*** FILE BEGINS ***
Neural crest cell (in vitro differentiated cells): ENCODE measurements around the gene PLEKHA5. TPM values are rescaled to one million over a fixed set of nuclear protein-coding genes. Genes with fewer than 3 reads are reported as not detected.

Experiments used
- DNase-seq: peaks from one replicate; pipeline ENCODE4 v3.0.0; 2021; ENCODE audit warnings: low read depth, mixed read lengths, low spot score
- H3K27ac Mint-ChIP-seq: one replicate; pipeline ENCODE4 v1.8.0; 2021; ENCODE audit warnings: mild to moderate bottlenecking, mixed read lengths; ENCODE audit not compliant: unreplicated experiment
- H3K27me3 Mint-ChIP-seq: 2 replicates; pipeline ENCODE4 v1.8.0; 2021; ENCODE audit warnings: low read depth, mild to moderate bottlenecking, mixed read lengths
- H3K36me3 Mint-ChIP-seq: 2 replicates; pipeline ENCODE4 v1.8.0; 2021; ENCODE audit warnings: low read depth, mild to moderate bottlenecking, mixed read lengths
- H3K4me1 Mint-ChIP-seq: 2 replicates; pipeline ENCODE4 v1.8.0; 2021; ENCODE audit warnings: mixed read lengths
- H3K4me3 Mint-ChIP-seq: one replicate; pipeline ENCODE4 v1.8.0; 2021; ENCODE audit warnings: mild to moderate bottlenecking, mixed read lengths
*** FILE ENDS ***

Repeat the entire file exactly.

Neural crest cell (in vitro differentiated cells): ENCODE measurements around the gene PLEKHA5. TPM values are rescaled to one million over a fixed set of nuclear protein-coding genes. Genes with fewer than 3 reads are reported as not detected.

Experiments used
- DNase-seq: peaks from one replicate; pipeline ENCODE4 v3.0.0; 2021; ENCODE audit warnings: low read depth, mixed read lengths, low spot score
- H3K27ac Mint-ChIP-seq: one replicate; pipeline ENCODE4 v1.8.0; 2021; ENCODE audit warnings: mild to moderate bottlenecking, mixed read lengths; ENCODE audit not compliant: unreplicated experiment
- H3K27me3 Mint-ChIP-seq: 2 replicates; pipeline ENCODE4 v1.8.0; 2021; ENCODE audit warnings: low read depth, mild to moderate bottlenecking, mixed read lengths
- H3K36me3 Mint-ChIP-seq: 2 replicates; pipeline ENCODE4 v1.8.0; 2021; ENCODE audit warnings: low read depth, mild to moderate bottlenecking, mixed read lengths
- H3K4me1 Mint-ChIP-seq: 2 replicates; pipeline ENCODE4 v1.8.0; 2021; ENCODE audit warnings: mixed read lengths
- H3K4me3 Mint-ChIP-seq: one replicate; pipeline ENCODE4 v1.8.0; 2021; ENCODE audit warnings: mild to moderate bottlenecking, mixed read lengths